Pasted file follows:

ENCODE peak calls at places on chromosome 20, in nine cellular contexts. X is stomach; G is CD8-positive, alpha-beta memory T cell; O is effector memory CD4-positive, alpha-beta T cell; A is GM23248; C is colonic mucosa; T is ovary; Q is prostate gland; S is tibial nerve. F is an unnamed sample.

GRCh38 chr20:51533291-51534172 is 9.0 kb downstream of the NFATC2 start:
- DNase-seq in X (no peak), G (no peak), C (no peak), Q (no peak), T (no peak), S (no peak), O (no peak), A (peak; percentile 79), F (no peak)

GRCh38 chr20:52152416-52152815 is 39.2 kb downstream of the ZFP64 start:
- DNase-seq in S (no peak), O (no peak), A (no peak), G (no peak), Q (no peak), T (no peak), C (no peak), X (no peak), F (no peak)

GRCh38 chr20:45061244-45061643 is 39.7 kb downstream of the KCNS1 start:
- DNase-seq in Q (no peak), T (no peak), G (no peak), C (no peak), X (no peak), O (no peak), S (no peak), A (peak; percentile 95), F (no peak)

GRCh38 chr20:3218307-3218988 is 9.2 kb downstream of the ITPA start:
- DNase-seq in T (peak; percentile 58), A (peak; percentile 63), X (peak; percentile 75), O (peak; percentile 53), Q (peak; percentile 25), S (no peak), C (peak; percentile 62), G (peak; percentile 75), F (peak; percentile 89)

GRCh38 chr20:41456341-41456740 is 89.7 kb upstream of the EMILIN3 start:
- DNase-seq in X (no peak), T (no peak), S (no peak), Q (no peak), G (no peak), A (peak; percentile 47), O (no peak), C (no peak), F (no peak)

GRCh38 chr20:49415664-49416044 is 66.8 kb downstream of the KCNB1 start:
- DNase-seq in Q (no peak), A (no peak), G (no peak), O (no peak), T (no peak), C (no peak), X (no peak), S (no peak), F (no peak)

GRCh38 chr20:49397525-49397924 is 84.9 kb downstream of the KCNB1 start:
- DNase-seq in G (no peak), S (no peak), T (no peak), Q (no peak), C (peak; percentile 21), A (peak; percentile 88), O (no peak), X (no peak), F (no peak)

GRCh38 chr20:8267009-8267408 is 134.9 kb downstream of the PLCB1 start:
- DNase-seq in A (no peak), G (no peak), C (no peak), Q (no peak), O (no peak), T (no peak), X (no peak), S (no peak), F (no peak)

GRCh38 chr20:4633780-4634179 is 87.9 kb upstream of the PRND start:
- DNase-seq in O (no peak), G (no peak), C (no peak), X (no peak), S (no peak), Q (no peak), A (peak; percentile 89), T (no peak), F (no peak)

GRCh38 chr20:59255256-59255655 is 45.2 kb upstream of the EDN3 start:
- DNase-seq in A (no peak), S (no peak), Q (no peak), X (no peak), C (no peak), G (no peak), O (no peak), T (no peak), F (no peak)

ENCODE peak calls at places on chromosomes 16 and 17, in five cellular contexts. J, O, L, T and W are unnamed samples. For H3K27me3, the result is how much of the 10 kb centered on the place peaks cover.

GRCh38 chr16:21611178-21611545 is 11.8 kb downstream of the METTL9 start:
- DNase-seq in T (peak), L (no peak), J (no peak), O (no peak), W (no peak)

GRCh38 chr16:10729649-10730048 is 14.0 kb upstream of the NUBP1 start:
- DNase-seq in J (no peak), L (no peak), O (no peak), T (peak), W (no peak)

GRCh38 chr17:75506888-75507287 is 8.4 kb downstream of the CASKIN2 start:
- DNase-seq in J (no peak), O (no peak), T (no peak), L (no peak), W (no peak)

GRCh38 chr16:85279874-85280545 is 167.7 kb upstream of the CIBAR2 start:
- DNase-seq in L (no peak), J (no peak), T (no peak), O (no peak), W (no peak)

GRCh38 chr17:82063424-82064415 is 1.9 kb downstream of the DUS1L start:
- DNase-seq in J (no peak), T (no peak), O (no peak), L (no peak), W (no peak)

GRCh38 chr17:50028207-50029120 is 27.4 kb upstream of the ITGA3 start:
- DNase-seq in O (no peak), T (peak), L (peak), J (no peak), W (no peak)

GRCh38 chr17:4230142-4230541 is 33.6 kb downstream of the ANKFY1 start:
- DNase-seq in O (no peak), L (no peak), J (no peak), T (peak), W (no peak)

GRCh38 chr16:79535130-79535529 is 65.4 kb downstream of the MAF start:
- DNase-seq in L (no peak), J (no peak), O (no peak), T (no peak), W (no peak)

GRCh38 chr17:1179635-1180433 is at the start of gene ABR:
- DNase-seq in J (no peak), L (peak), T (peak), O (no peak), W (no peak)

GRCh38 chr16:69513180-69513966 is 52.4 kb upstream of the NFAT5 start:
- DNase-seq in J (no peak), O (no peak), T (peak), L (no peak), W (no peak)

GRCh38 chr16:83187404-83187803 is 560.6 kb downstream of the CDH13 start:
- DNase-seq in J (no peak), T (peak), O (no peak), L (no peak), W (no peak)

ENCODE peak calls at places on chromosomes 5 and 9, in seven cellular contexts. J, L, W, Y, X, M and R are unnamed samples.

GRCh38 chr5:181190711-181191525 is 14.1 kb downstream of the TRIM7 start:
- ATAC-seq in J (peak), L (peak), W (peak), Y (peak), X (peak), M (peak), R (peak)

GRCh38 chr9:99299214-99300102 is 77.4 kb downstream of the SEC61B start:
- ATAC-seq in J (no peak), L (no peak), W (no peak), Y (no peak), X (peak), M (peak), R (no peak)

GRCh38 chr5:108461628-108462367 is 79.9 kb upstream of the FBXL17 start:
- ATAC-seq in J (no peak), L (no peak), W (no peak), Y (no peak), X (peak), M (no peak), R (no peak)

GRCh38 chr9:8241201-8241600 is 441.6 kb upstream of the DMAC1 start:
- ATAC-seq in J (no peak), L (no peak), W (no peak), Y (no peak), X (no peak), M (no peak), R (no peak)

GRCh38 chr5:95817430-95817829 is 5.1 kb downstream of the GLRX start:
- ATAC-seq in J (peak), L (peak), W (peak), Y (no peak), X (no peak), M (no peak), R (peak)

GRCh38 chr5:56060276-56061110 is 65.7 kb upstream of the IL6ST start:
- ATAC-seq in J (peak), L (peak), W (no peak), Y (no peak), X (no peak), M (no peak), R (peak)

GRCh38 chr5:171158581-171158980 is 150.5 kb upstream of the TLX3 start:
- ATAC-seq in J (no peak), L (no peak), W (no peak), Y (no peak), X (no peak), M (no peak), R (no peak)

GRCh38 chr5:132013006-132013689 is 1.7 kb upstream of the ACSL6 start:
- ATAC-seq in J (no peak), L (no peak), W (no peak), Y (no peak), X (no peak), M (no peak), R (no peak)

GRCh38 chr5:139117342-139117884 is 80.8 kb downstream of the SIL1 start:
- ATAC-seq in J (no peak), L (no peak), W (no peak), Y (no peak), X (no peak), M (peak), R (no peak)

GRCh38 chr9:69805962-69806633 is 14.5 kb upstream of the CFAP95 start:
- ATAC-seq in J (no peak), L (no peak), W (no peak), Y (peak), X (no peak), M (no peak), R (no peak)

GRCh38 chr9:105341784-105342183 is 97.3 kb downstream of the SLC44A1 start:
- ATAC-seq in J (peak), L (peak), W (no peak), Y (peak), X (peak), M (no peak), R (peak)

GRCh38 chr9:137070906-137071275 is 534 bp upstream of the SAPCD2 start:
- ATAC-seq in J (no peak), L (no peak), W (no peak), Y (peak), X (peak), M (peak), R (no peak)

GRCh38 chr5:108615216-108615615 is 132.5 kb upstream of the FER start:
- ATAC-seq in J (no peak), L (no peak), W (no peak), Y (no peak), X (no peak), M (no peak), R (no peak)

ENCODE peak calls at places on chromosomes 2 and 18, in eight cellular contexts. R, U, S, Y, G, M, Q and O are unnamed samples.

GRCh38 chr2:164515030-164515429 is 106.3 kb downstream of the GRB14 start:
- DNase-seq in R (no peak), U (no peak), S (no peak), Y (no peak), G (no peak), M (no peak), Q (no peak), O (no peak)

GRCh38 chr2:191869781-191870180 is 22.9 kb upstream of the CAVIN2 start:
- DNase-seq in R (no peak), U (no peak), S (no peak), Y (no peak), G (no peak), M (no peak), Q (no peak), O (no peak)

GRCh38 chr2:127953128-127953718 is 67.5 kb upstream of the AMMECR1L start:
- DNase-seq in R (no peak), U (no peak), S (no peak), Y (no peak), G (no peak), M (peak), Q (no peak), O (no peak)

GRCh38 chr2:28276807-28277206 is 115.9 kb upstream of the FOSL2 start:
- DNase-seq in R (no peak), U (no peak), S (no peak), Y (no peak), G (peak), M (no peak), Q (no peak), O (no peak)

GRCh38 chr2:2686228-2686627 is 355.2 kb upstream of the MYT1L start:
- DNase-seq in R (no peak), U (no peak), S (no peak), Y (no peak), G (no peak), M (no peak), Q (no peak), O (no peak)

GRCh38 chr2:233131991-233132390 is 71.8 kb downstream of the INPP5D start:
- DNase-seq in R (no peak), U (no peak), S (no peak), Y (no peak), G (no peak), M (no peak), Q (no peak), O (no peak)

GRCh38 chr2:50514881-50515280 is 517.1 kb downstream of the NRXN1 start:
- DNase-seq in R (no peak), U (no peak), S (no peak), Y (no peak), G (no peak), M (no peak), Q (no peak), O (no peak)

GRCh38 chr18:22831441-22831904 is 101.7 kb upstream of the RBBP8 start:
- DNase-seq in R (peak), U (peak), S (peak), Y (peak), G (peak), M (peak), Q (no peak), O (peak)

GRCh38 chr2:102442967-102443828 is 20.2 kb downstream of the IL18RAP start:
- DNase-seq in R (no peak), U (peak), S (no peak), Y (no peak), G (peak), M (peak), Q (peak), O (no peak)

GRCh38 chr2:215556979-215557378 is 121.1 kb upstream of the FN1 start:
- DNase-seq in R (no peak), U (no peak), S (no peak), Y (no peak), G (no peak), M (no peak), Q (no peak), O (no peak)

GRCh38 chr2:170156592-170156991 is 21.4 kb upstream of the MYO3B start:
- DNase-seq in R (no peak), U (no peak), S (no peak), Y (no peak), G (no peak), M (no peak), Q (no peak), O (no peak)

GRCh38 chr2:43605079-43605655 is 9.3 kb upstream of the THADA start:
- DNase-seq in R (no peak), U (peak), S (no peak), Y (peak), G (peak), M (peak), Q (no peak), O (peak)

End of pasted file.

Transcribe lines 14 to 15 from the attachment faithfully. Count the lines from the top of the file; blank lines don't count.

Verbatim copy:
GRCh38 chr20:49397525-49397924 is 84.9 kb downstream of the KCNB1 start:
- DNase-seq in G (no peak), S (no peak), T (no peak), Q (no peak), C (peak; percentile 21), A (peak; percentile 88), O (no peak), X (no peak), F (no peak)